Some oth­er less-well-known but very sol­id per­son­al favor­ites:

  • Waxy.org Links – Andy Baio occa­sion­ally writes longer art­icles of qual­ity that are worth fol­low­ing, but it’s his odd little link blog that really makes an impres­sion and offers a view of the things Baio likes that are newly pop­u­lar on the inter­net.
  • kottke.org – Jason Kot­tke has one of the longest-act­ive and most pop­u­lar link blogs on the Inter­net. His coin­age of “Lib­er­al Arts 2.0” makes a pretty good story for what I see as the core of inter­net­ing. (Jason’s also build­ing a meta-social-media site called Stellar–currently a closed beta–whose Inter­est­ing aggreg­at­or con­stantly churns up inter­est­ing and pleas­ant diver­sions you don’t need to be a mem­ber to see.)
  • Meta­fil­ter – Meta­fil­ter is prob­ably the most widely praised and cited inter­net com­munity. The main blog is pos­ted by mem­bers of the com­munity, the only bar­ri­er to post­ing is the one-time five dol­lar regis­tra­tion fee. And yet, if you’re will­ing to deal with the volume, there are few places that will give you a bet­ter view of what was recently pop­u­lar or note­worthy on the inter­net. Also of note is AskMeta­fil­ter, a sub­set of the site ded­ic­ated purely to ask­ing and answer­ing ques­tions. (If you’re volume sens­it­ive, I recom­mend the Pop­u­lar Favor­ites view.)
  • The Lone Gun­man – I thought about not includ­ing this on the grounds that self-ref­er­en­cing is even less accept­able on the inter­net than it is off. But then I decided that I’m just a guest here, and so it’s not really self-pimp­ing. When Lloy­d’s here, his stuff is reg­u­larly inter­est­ing and thought-pro­vok­ing, and not really as inter­net-cul­ture‑y as much that I’ve cited above.
  • Wehr in the World – Justin Wehr’s blog is prob­ably less about inter­net cul­ture than Lloy­d’s is, but it show­cases a type of con­fid­ent curi­os­ity that I very much like. His blog is the single strongest recom­mend­a­tion I would have for fans of Lone Gun­man.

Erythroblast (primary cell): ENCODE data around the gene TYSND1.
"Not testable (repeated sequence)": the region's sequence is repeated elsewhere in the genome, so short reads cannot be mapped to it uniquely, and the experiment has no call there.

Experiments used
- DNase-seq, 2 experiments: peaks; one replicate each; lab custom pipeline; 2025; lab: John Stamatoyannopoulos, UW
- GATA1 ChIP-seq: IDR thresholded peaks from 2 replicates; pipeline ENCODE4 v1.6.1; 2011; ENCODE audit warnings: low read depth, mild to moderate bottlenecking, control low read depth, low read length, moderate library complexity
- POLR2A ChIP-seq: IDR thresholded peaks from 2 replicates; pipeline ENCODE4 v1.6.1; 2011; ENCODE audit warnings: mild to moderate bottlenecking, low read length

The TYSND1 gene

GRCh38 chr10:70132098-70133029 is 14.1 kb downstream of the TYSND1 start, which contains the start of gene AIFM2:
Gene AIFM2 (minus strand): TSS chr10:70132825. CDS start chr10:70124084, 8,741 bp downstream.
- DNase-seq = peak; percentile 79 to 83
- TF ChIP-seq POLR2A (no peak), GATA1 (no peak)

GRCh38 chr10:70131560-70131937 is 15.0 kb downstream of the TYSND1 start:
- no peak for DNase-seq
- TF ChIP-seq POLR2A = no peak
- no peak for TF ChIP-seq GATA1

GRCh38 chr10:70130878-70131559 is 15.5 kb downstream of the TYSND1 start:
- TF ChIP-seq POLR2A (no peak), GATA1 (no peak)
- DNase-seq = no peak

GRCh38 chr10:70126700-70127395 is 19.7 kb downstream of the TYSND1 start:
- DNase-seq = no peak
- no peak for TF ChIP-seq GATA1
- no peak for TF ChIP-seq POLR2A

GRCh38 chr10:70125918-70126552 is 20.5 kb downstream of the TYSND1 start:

• The Browser – Fur­ther still down the road from the inter­net-cul­ture that eman­ates from /b/ is The Browser, my per­son­al favor­ite source for mostly old-media art­icles that are inter­est­ing and avail­able on the inter­net. Among wide swath of sites that try to do this on the inter­net, I like The Browser best for its brief but opin­ion­ated and inform­at­ive sum­mar­ies of the con­tent it links to. More people who are try­ing to emu­late its mis­sion need to learn the value of this.

These per­son­al recom­mend­a­tions are a place for you to start to pay atten­tion to the inter­net. They’re not going to be all you’ll ever want to pay atten­tion to, or all that’s worth pay­ing atten­tion to, but they’re more use­ful than noth­ing. Even if you hate them all, you now know six web­sites you don’t need to spend your atten­tion on.

One of the first rules of the inter­net is that you only need to fol­low what you like. There’s so much stuff on this world wide web that pay­ing atten­tion to stuff that does­n’t excite or chal­lenge you is just plain stu­pid. (To be clear, I don’t mean like in the sense that inter­net crit­ics fre­quently take it of “this is in com­plete accord­ance with my world­view”, but rather in the sense of “I feel this is worthy of my atten­tion”. The best polit­ic­al writers, for example, are those with whom you dis­agree but share enough that you can grok their per­spect­ive.)

The second rule in pay­ing atten­tion on the inter­net is to fol­low and unfol­low promis­cu­ously. Don’t be afraid to offer your atten­tion to some­thing that looks inter­est­ing, and nev­er be afraid to take it back. As I said, there’s no point fol­low­ing what you don’t like. But because fol­low­ing pub­lic­a­tions and people is so cheap on the inter­net, it’s also worth it to learn not to be afraid to try some­thing that you sus­pect you might like.